Malaria: Frequently asked questions
What is malaria?
Malaria is a parasite infection spread by mosquitoes. There are 4 types of malaria parasite known to infect humans (Plasmodium falciparum, P. vivax, P. ovale, and P. malariae). Of these plasmodium falciparum is the one most likely to cause serious illness and and most deaths. Most cases of malaria seen in the UK occur in travelers and immigrants from sub-Saharan Africa and Southeast Asia.
How is malaria transmitted?
Malaria is spread by the female anopheles mosquito. Mosquitoes pick up malaria by feeding on a person who has the malaria parasite in their blood and pass it on by biting other people. The parasite is passed on in the saliva of the mosquito.
Is malaria a contagious disease?
Malaria is not spread directly from person to person like for example. You can not get malaria from simply being in close contact with a person who is infected.
Who is at risk for malaria?
Anyone can get malaria. Most cases occur when malaria is transmitted between people living in regions where malaria is endemic. People traveling in these areas can become infected. In rare cases blood transfusion can spread malaria and it can be passed from a mother to baby during child birth (rare).
Who is most at risk of getting very sick and dying from malaria?
Children, pregnant women and travelers who have never been exposed to malaria before are those most likely to become very sick and are the most likely to die form it. Most deaths occur in children under 5 who living in sub-Sahran Africa.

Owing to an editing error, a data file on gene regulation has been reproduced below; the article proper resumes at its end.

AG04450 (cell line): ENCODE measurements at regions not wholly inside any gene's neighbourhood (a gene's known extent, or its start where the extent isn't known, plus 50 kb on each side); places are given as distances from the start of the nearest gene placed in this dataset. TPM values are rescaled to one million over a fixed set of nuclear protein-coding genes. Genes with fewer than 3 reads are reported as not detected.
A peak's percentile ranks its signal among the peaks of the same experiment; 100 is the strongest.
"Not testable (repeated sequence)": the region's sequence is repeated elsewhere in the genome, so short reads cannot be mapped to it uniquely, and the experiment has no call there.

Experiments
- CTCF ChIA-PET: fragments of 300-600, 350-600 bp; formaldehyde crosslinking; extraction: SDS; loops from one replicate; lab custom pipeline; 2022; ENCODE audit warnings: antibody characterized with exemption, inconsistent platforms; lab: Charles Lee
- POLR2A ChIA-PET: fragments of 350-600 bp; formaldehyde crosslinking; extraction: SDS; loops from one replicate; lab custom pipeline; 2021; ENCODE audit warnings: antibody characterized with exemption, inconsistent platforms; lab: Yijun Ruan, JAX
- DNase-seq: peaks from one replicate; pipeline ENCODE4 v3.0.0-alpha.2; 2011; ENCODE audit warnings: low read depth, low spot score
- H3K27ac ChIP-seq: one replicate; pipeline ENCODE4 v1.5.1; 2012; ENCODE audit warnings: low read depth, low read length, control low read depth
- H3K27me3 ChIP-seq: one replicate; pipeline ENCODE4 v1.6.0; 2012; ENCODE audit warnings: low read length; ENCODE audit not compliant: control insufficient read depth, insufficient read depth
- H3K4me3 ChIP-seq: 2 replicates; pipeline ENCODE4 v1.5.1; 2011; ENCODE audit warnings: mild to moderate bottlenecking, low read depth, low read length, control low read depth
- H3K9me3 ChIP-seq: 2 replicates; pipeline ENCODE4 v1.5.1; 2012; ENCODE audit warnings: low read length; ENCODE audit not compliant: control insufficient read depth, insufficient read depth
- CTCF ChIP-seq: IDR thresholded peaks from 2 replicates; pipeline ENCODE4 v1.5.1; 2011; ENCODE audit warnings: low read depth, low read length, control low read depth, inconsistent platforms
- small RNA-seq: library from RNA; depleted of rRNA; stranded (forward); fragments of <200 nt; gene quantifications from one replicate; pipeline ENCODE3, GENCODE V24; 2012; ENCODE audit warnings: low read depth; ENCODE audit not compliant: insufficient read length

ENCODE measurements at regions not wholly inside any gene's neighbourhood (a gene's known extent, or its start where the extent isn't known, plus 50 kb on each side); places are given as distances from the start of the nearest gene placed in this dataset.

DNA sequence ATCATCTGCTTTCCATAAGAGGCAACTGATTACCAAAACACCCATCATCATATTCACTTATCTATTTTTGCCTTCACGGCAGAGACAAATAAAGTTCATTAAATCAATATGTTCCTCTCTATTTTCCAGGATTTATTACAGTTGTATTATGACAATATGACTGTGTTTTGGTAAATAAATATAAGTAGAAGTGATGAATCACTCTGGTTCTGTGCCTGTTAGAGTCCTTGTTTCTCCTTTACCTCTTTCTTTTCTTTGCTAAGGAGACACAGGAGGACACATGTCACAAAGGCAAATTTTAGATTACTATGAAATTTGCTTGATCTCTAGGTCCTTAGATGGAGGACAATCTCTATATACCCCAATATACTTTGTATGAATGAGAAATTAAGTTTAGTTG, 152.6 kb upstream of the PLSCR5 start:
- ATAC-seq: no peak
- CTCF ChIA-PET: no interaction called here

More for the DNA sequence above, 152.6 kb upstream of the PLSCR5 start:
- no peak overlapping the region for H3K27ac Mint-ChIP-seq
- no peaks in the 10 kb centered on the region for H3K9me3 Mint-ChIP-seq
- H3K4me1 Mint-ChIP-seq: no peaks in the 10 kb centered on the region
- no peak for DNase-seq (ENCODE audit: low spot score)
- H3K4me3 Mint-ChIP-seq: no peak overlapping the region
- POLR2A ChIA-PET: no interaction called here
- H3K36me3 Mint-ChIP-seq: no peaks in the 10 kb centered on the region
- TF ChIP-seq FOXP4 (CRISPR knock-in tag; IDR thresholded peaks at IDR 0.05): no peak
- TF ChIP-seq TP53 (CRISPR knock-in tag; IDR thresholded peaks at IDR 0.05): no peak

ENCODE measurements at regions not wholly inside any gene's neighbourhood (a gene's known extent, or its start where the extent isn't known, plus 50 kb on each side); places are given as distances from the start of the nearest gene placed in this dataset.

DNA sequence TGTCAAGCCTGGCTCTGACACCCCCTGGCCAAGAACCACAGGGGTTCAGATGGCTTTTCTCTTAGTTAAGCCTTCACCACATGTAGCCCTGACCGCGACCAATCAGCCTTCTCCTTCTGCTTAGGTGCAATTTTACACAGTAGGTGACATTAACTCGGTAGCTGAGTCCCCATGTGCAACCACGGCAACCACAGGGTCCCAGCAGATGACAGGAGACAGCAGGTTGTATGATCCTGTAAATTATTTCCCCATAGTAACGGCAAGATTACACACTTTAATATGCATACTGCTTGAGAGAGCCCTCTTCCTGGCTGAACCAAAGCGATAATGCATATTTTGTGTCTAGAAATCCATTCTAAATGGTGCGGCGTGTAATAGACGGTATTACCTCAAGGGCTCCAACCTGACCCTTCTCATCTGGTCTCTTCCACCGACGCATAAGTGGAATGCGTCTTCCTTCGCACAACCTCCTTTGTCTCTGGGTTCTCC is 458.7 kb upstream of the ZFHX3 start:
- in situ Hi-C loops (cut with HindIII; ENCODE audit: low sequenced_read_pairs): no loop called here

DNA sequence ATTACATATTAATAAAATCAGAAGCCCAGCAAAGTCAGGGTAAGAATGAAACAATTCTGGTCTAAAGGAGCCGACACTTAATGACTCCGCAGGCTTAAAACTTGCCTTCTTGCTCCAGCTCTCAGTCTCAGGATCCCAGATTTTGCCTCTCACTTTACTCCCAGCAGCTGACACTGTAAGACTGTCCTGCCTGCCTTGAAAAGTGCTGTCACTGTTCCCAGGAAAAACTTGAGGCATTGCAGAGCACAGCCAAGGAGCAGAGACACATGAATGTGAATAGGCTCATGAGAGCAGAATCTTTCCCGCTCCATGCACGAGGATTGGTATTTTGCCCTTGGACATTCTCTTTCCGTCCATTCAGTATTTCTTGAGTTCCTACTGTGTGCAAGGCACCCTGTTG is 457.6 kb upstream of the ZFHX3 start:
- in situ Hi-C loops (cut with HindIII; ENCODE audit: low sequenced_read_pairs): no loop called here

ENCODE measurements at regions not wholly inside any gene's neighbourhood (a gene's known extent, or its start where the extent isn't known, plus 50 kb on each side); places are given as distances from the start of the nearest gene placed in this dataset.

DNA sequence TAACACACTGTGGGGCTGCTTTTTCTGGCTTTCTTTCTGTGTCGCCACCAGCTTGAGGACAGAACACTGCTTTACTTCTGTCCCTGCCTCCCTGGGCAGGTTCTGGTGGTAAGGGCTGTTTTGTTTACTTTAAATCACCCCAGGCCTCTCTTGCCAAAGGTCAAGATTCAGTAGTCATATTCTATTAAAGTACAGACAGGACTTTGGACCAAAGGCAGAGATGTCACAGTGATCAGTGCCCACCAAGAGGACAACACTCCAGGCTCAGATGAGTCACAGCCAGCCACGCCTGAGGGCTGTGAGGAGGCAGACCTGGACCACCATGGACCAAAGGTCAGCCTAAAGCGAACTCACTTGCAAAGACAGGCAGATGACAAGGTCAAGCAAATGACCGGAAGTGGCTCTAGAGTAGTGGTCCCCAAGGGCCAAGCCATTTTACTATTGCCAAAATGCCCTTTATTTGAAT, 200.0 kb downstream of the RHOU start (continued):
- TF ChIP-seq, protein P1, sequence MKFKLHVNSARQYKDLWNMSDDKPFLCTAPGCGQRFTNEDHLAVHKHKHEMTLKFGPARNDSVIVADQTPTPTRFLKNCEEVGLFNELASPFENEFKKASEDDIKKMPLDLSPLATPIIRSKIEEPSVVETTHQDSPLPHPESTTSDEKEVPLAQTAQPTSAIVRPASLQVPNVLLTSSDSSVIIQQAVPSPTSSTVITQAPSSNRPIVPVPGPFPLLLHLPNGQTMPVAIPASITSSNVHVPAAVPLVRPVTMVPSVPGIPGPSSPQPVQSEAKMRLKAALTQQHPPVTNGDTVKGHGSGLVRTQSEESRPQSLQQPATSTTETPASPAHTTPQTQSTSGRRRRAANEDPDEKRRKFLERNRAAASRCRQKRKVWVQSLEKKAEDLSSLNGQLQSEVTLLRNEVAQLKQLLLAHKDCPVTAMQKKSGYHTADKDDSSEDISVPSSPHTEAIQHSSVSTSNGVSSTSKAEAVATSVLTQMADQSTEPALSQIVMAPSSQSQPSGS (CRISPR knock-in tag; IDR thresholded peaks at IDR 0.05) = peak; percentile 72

I was born in a country where malaria is present and had malaria as a child, and then moved to the UK many years ago. Do I need to worry about getting malaria when I return home to visit my friends and relatives?
People living in malaria areas build up partial immunity through repeated exposure. These people usually become less severely unwell with malaria than people who have had no previous exposure. This partial immunity fades over years.
What are the signs and symptoms of malaria?
Malaria usually starts with fever, headache, chills, shaking aching muscles. Untreated, these symptoms usually progress. Nausea, vomiting, extreme fatigue, back ache and even collapse, seizure, confusion and death can follow. Malaria can also cause jaundice (yellowing of the skin and eyes), anaemia and darkening of the urine.
How soon will a person feel sick after being bitten by an infected mosquito?
Symptoms usually start 10 days to 4 weeks after infection although they can start as early as 7 days or as late as a year following infection. Some types of malaria can remain dormant in the liver for up to 4 years causing symptoms when the parasite moves back from the liver to the blood.
Where to buy malaria tablets
Malaria tablets can be bought online or on the high street from registered pharmacists. In the UK a prescription is required for malarone (atovaquone/proguanil), lariam (mefloquine), and doxycycline. All antimalarials can be obtained on prescription at Dr Fox malaria consultations.